Three main species of vulture make their homes in Asia, all three are of the genus Gyps: the oriental white-backed vulture (G. bengalensis), the long-billed vulture (G. indicus) and the slender-billed vulture (G. tenuirostris). In the first half of the twentieth century, these species could be found in large numbers right across Southeast Asia, throughout the Indian subcontinent and into Pakistan. During the second half of that century, however, populations began to disappear throughout the eastern part of this range (Southeast Asia). The causes of this population decline are not known with certainty, but perhaps the most significant factor was the loss of reliable food sources. This loss likely occurred as a result of both the collapse of wild ungulate populations (through uncontrolled hunting) and changes in the husbandry of domestic animals. In addition, direct persecution of vultures by humans is thought to have impacted on their numbers, as did poisoning and habitat loss in some local areas (Pain et al. 661-2). While there are still some small remaining pockets of vultures in Cambodia and perhaps Laos and Vietnam, today Gyps vultures are otherwise considered to be extinct in Southeast Asia (Pain et al.).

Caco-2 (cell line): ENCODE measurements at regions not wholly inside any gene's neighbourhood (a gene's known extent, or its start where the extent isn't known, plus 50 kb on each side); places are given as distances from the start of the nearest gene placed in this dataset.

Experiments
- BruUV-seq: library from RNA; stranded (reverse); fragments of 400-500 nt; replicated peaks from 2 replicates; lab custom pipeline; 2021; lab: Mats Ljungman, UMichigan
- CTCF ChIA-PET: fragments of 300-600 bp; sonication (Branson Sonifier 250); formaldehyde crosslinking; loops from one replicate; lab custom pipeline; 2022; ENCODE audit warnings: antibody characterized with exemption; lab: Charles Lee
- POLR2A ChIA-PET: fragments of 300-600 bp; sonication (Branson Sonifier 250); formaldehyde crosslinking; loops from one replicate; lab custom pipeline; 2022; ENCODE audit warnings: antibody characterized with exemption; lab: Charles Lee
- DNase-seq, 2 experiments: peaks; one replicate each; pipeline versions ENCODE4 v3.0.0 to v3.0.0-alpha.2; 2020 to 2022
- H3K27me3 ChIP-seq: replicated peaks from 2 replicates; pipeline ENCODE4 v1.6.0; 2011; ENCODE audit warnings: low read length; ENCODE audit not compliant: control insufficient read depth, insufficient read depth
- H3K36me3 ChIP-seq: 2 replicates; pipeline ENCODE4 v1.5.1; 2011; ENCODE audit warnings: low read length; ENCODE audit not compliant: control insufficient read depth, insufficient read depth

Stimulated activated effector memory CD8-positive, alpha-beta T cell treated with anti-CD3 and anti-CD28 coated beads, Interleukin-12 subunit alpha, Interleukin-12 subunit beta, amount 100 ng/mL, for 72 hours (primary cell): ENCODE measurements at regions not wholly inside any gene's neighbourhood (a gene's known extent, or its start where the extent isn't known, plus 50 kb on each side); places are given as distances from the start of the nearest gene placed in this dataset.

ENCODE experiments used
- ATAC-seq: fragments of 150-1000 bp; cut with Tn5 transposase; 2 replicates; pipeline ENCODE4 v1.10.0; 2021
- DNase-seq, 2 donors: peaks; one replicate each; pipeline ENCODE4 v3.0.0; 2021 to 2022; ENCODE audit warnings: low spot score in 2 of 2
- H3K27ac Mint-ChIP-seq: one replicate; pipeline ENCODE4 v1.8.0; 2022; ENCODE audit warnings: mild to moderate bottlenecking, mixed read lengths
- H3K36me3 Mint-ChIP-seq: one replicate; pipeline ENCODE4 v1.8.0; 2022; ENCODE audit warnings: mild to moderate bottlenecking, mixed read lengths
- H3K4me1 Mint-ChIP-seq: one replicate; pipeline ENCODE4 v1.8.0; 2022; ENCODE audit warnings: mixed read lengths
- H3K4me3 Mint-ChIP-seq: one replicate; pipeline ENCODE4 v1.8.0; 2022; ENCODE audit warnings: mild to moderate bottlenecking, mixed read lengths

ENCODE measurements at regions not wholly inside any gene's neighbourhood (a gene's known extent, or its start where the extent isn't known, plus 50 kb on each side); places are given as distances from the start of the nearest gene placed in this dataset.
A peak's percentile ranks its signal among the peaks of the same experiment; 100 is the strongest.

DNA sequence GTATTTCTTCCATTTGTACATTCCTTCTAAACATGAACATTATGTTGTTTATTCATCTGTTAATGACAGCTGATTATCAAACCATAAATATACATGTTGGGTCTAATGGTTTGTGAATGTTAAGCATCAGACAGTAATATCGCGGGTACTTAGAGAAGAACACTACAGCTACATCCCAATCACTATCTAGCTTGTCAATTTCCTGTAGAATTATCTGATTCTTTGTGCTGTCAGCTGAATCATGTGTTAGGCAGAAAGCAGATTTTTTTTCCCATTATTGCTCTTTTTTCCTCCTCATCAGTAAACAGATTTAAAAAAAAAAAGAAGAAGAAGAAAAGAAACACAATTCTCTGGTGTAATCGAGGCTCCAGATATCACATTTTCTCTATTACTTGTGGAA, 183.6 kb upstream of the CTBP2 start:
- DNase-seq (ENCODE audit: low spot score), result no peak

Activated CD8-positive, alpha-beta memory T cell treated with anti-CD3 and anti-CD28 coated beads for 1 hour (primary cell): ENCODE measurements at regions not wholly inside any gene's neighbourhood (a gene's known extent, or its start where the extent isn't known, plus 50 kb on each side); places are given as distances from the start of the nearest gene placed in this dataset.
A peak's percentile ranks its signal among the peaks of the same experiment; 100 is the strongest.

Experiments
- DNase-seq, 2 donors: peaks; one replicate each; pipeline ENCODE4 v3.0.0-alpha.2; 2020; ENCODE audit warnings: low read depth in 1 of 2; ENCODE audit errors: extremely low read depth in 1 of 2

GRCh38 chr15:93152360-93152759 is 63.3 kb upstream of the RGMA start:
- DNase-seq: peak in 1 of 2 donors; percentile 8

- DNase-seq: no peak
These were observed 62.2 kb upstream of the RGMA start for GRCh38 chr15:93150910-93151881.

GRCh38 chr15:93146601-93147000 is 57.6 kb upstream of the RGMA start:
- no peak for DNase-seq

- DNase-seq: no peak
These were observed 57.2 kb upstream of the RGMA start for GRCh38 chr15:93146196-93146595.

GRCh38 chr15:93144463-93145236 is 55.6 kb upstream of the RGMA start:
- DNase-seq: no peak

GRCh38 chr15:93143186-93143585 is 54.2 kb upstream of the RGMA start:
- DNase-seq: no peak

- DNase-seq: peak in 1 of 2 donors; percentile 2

In the face of these local extinctions, India represented one of the last strongholds of these species of vulture. Throughout most of the second half of the twentieth century, during this period of decline in Southeast Asia, life was good for vultures in India. In 1985, Indian populations were still so large that some speculated that the oriental white-backed vulture was ‘possibly the most abundant large bird of prey in the world’ (Pain et al. 661). In India there was nothing like the food shortage for vultures that occurred to the east; quite the opposite. While vultures in India certainly benefited from the fact that it is one of the most cattle rich countries in the world, from a vulture’s perspective what makes India an ideal place to live is the fact that most of the cows there are not consumed by local people. Hindu reverence for cattle, alongside a more general ethos of ahimsa (or nonviolence towards all living things), has produced a unique and complex cultural and religious environment in which most Indians do not eat beef, and many are vegetarian (although Muslims and a growing number of Hindus do eat sheep, goats, other animals, and sometimes also beef (Robbins)).2